Scottish wood processors have breathed a sigh of relief after controversial plans to lease parts of Scotland’s national forests to private companies were ditched.

Scotland environment minister Roseanna Cunningham’s announcement to drop plans to lease 25% of the Forestry Commission estate to a single entity for 75 years follows public consultation in which 71% of the 500 responses were negative about the leasing proposals.

The UK Forest Products Association (UKFPA) and Wood Panel Industries Federation (WPIF) both campaigned against leasing. WPIF director-general Alastair Kerr warned that the wood processing industry could have lost out if leases were granted to a power company, which may wish to deny purchasing opportunities to competitors.

UKFPA president Gordon Callander said that the members were “pleased and relieved” at the outcome. “Whilst we all wish to see increased focus on commercial woodland creation in Scotland, wood processors were very seriously concerned about the impact that leasing of some of Scotland’s prime productive commercial forests to a single entity for 75 years could have on continuity and security of wood supply and as a consequence, confidence in the sector,” he said.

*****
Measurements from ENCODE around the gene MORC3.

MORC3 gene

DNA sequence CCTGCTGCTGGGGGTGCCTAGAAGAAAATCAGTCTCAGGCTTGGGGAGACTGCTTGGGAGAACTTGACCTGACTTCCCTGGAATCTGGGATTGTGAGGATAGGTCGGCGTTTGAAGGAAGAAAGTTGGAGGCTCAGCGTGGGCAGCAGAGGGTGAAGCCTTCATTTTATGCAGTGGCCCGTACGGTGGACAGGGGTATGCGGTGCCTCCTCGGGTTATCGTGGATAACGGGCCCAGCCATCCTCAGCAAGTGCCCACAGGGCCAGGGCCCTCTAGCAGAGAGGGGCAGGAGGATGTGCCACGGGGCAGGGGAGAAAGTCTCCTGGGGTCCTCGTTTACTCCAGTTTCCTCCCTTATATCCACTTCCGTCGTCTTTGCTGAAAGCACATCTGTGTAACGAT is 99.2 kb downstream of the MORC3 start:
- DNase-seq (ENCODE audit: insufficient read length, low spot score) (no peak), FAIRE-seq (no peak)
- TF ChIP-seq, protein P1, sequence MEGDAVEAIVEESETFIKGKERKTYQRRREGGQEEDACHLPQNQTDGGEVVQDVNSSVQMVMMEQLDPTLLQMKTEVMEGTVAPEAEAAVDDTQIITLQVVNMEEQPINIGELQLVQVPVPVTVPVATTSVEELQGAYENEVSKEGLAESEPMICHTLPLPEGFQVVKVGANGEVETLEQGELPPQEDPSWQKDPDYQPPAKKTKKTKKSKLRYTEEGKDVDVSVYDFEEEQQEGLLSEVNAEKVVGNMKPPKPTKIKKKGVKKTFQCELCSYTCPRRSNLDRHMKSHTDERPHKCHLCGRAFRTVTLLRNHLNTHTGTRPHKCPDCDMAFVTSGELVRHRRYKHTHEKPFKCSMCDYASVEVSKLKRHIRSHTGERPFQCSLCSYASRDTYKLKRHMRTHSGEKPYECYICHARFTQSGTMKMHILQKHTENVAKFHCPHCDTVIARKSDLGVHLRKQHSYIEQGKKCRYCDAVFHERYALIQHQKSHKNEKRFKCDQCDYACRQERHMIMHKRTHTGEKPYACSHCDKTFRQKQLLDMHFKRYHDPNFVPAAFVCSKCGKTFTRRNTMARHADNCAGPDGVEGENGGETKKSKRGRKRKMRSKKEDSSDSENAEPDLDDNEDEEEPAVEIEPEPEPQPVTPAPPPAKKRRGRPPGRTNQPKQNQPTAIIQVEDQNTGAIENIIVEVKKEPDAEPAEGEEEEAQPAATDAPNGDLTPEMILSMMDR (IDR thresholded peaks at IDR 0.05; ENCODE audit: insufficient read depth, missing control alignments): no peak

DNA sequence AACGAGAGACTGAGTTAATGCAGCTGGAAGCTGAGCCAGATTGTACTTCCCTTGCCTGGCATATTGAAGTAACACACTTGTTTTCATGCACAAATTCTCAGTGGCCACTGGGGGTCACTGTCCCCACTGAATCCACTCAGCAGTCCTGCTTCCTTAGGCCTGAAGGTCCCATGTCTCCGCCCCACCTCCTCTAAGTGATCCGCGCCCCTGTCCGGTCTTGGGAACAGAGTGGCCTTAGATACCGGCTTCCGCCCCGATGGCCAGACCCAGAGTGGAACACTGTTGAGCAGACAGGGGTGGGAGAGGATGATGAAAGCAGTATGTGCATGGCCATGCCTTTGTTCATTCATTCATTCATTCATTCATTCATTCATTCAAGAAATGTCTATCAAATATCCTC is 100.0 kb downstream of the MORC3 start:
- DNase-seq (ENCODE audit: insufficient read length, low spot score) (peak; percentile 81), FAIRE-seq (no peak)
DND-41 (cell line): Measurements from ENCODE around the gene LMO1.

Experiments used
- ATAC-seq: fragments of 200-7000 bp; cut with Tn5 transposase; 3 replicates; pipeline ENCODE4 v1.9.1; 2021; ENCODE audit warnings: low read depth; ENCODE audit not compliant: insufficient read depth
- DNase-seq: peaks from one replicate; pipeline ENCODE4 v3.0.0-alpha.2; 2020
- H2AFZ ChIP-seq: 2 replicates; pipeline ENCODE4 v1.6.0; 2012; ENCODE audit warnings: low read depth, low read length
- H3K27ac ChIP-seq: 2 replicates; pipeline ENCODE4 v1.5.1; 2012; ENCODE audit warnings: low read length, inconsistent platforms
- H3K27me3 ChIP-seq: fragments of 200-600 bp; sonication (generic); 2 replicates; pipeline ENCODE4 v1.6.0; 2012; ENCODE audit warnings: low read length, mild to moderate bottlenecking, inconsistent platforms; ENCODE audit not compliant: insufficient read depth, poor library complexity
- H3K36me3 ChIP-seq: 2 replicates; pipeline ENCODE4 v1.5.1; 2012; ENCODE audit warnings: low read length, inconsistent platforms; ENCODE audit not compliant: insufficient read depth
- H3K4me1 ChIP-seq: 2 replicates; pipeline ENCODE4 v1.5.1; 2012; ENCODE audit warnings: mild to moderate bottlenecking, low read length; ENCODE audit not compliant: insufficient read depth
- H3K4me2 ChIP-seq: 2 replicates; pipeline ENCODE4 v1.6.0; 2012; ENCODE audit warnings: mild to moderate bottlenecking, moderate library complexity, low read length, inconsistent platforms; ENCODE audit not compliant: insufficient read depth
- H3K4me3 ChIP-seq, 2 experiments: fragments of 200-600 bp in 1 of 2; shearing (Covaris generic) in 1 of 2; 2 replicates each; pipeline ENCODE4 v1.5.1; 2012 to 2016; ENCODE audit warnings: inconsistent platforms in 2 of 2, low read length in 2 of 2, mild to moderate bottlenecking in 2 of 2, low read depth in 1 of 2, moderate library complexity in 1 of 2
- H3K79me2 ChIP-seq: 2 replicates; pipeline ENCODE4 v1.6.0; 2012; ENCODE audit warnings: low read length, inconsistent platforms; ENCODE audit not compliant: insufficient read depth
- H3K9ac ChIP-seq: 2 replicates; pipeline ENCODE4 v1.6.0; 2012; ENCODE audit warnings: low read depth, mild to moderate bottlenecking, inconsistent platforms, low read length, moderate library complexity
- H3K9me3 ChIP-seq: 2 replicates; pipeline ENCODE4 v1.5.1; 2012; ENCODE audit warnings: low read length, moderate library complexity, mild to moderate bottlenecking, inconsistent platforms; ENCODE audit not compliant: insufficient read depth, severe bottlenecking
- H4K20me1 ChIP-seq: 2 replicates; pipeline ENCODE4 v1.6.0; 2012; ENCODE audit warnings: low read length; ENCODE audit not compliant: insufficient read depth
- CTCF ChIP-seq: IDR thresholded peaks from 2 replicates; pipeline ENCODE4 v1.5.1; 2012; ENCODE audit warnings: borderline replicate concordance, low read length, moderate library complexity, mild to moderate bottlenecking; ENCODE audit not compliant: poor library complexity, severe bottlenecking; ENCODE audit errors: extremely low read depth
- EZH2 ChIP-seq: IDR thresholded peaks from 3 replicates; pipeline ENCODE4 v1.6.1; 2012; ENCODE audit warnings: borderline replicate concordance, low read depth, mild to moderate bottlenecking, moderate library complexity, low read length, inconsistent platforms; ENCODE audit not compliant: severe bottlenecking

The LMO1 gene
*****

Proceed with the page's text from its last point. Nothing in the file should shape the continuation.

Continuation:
UKFPA executive director David Sulman said he hoped the minister and officials in Forestry Commission Scotland would be willing to work with industry representatives to identify appropriate and sustainable solutions to the challenge of creating more woodland in Scotland.

“We need more commercial conifer forestry established as a priority in order to guarantee supplies for the wood processing sector in the coming years,” he said.

Ms Cunningham said other options include developing joint ventures on renewable energy projects, making the Scotland Rural Development Programme more effective in stimulating woodland creation, urging the Treasury to consider tax incentives and continuing to dispose of surplus land to raise income to establish new woodlands.